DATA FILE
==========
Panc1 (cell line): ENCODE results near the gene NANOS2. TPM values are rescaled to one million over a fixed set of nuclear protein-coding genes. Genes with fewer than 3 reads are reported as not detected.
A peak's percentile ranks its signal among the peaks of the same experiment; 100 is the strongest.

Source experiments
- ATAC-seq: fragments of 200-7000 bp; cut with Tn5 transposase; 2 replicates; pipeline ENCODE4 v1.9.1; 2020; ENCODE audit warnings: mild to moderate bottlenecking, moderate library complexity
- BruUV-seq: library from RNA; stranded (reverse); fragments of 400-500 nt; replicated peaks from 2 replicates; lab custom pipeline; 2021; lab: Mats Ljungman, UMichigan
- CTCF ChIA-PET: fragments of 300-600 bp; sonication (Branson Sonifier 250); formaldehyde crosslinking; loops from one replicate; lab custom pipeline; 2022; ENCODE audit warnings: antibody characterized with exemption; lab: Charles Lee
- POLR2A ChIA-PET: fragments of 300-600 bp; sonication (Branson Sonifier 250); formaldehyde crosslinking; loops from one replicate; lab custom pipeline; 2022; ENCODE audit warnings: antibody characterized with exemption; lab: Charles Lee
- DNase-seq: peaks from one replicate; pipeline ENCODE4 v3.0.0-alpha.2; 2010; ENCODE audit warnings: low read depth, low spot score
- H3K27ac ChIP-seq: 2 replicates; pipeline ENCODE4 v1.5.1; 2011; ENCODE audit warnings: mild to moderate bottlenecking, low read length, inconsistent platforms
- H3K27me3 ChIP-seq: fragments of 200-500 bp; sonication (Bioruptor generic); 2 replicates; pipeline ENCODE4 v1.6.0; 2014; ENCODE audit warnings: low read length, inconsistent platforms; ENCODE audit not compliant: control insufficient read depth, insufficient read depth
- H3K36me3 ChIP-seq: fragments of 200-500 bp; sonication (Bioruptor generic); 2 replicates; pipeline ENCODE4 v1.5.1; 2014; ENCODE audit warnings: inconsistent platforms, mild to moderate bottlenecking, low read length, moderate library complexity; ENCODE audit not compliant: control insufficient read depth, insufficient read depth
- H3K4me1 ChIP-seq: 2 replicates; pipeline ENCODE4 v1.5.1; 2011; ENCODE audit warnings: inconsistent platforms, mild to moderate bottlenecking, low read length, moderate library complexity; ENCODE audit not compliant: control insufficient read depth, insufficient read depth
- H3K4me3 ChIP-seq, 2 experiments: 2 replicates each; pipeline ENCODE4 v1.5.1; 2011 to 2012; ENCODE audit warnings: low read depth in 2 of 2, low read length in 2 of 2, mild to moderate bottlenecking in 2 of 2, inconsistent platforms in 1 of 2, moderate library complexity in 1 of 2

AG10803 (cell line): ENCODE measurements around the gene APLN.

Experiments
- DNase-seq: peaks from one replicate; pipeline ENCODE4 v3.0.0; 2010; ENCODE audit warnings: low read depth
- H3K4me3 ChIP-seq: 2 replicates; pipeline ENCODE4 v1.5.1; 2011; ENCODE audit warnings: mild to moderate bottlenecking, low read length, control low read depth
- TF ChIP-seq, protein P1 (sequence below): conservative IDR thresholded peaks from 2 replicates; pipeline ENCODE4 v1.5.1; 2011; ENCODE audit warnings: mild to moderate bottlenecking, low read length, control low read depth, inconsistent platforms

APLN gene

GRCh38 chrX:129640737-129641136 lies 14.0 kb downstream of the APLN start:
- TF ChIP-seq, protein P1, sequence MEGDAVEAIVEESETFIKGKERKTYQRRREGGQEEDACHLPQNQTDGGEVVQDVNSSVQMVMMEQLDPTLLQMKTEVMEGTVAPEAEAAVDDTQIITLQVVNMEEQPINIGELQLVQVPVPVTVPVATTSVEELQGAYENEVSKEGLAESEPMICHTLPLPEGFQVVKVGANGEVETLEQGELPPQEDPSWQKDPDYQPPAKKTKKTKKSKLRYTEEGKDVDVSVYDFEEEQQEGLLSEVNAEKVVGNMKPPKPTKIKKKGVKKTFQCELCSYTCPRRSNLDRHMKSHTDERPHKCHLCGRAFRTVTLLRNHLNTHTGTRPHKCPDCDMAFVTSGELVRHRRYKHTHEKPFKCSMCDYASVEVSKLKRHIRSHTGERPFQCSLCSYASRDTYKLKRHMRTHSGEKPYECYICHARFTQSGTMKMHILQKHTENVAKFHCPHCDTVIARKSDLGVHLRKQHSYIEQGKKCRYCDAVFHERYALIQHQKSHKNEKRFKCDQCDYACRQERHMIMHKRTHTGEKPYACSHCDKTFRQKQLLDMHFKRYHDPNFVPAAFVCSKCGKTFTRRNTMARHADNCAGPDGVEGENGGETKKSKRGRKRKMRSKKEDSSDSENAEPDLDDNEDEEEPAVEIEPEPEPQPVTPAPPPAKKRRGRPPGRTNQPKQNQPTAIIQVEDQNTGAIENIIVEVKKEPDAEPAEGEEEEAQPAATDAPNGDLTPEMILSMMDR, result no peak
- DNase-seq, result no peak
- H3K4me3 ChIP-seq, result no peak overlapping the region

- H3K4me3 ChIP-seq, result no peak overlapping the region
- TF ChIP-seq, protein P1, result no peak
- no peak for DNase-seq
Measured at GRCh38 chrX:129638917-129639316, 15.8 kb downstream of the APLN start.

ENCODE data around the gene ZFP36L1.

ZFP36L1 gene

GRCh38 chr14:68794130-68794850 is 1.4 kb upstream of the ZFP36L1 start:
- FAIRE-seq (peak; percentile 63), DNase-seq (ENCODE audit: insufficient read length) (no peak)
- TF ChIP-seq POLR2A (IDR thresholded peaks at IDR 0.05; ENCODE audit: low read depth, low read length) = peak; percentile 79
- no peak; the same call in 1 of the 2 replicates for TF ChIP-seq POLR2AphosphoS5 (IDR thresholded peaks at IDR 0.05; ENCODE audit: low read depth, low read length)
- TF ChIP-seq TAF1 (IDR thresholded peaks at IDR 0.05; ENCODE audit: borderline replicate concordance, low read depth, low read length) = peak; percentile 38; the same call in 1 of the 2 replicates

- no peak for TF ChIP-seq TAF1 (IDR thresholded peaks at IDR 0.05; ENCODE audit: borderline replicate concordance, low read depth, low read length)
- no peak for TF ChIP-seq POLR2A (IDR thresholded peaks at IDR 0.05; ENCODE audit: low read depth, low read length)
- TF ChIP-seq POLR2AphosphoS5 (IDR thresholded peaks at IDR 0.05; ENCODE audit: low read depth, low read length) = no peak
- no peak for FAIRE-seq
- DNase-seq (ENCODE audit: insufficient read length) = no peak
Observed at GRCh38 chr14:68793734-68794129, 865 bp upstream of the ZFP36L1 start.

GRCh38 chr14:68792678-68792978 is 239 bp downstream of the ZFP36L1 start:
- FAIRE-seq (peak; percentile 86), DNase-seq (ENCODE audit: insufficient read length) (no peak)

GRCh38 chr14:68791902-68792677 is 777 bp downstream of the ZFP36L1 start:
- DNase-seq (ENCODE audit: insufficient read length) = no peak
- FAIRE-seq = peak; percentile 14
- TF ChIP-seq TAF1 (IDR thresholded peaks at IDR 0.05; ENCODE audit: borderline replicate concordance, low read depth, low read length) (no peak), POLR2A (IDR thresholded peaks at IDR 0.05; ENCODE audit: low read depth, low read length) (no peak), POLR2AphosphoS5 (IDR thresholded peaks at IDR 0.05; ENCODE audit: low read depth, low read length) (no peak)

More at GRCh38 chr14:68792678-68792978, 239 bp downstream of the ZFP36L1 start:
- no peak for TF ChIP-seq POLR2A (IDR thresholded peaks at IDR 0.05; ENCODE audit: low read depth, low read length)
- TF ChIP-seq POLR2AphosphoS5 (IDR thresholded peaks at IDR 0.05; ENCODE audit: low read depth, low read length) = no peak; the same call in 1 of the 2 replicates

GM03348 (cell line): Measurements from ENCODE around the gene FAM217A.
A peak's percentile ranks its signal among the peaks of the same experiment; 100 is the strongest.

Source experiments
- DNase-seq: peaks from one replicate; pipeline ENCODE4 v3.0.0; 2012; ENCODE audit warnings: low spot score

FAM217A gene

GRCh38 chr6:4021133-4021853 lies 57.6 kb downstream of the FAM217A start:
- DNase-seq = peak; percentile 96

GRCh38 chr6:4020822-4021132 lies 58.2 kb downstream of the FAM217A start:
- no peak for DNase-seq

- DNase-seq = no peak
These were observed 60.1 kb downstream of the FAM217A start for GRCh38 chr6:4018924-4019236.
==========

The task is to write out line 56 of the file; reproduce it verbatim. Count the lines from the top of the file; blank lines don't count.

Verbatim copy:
- DNase-seq = peak; percentile 96